Tuesday, January 11, 2011

"I'm Going Be A Priest!"

I was fascinated by the mysteries and rituals of the Catholic Church. Serving mass as an altar boy, I believed and was awed by the supernatural transformations performed by the priest. My favorite priest was Father Benedict J. Dudley. I prayed that my name would be next to his Sunday mass on the weekly altar boy schedule that was delivered to us every Friday afternoon by Brother Albert (see my story, "It's Not a Blouse!"). Father Dudley was our pastor, he was tall, athletic, graceful and carried himself regally. Father Dudley was no nonsense (once he teased me, but I thought he took it back.) and you knew you were on the altar with the big guy when you assisted his mass. Until I was 10 not yet 11, I gave long thought to becoming a priest. Every time, I said, "I'm going to be a priest!" in front of my mother, her smile lit up. Every time I said it in front of my father, his face twitched.
Father Dudley was the reason I obsessed about the priesthood, and it practically had nothing to do with what I said above. Yes, he dressed sharp, but when he relaxed he wore cool sandals, a brown tunic robe and a white rope belt. This was an outfit that interested me. I looked into the process to becoming a priest. A Franciscan Vocation is a vocation to follow Christ after the manner of St. Francis of Assisi (1182-1226 A.D.), by living the religious vows of poverty, chastity, and obedience. I was fairly obedient, loved girls and liked my stuff. So obedient would be easy, giving up girls, tough, and losing my stuff, tough as well. But look what I was getting in return.

After Labor Day, we'd go back to school, and the football and hockey season would get going. I was nuts over the New York Giants and crazy about the New York Rangers. When I was very young, the Yankees were in the World Series in 1960, 1961, 1962, 1963 & 1964. That's straight through 5th grade, I was spoiled. But my heart always led me back to the Giants. I carried a football with me year round, I dreamt about Yankee Stadium's gridiron, I could taste the dirt. I was hooked.

If I served Father Dudley's mass, this is how the day played out.

9am, Father Dudley liked to advance the mass chop-chop. All his movements and Latin responses were sharp and quick. I had to be on the ball. When it was time for me to put water and wine in the priest's golden chalice, Father Dudley would give me a couple of head nods to keep the wine coming.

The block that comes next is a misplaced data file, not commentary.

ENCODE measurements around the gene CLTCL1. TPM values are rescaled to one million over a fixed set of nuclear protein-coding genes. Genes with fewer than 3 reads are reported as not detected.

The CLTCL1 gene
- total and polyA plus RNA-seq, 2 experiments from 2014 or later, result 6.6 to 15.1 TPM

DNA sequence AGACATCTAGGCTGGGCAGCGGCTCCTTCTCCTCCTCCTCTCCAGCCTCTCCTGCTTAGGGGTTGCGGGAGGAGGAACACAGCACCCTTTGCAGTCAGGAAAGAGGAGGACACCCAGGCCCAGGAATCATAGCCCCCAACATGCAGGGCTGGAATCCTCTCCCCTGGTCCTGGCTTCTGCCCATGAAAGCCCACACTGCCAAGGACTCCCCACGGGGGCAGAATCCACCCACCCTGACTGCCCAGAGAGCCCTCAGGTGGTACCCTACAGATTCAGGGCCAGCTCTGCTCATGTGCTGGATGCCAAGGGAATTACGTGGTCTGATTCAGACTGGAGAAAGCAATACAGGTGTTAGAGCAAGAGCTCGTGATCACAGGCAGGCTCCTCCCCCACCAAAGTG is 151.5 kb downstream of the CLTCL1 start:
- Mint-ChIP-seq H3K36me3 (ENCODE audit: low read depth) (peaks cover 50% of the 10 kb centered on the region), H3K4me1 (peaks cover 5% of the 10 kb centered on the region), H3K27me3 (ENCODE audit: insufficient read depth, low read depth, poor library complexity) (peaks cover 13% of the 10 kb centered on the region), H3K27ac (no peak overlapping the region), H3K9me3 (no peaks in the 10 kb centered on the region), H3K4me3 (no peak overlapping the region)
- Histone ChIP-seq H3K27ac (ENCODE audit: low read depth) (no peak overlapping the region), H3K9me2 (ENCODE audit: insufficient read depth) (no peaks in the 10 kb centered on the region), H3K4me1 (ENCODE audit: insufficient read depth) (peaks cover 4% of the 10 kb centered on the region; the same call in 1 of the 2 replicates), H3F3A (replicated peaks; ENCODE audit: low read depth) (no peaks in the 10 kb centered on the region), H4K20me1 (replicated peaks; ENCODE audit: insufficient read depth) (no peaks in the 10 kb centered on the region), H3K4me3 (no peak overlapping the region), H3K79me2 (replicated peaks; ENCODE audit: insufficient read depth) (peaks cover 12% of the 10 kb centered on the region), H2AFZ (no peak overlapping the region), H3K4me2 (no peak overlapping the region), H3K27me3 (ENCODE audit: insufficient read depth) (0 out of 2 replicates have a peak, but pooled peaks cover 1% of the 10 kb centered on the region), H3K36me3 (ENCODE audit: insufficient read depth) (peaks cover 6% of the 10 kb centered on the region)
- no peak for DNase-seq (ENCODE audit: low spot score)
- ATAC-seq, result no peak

Most other priests liked a little wine with their water, Father Dudley favored the grape. I'd fill the chalice half way with wine and only then would he lift it and return to the altar. After mass, I'd run out to the parking lot and wait for Father Dudley. He'd come through the rectory door in a sharp black suit, a black Homburg hat and black shoes with a military polish. He walked like he owned a bank. I'd say hi, he'd wave, then he'd get into a black sedan and drive down 82nd Street.

I'd play football in the street until 12:35pm, then get my transistor radio and listen to Marty Glickman announce the home New York Giant game at Yankee Stadium. At some point in the broadcast Marty would say,"On the sideline rooting the Giants on is the team chaplain, Father Benedict Dudley, close friend of the owner Wellington Mara." I'd flip out. My Father Dudley was a close friend with the man they named the NFL football, "The Duke," after, who also owned the team. Not only that, Father Dudley was close friends with Vince Lombardi and Toots Shor, and famous announcers, like Ted Husing and Red Barber. His Sunday did not end at the Giant game. after leaving Yankee Stadium, he'd have dinner at Toots Shor, his childhood friend from Philadelphia. TootsShor, the most famous sports and celebrity restaurant in New York City. Later, after our dinner, Dad would take me to the New York Ranger hockey game at the old Madison Square Garden at 49th Street & 8th Avenue in a Checker cab. I'd see Father Dudley pacing behind the Ranger bench with the Ranger coach, Emile Francis. He was the Rangers chaplain, too.

This is how I would spend my fall Sundays, I would replace Father Dudley, If this was living the religious vows of poverty, chastity, and obedience, I was in. I made plans to become a Franciscan. Made plans to replace Father Dudley in his duties. Not sure what, but something got in the way.

Read about Father Dudley here:

Come to Cornelia Street Cafe tonight @ 6pm for hardy storytelling led by Barbara Aliprantis. I'm telling my Father Dudley tale.

Tuesday, Jan 11 - 6:00PM

Barbara Aliprantis

Jim Hawkins ; Elizabeth Rowe; Barbara Aliprantis

BARBARA ALIPRANTIS, Curator/Host of this series since January 1997 is an award-winning nationally acclaimed storyteller, honored at New York City Hall in the year 2000 for "her distinguished body of work...for her commitment to sharing immigrant's experiences and multicultural folklore for both hearing and non-hearing audiences around the country." She is also the recipient of an Oracle Service Award from the National Storytelling Network "for exemplary service and significant contributions to her community through storytelling." Tonight she debuts a snippet from a new cycle of family stories about �The Jersey Shore

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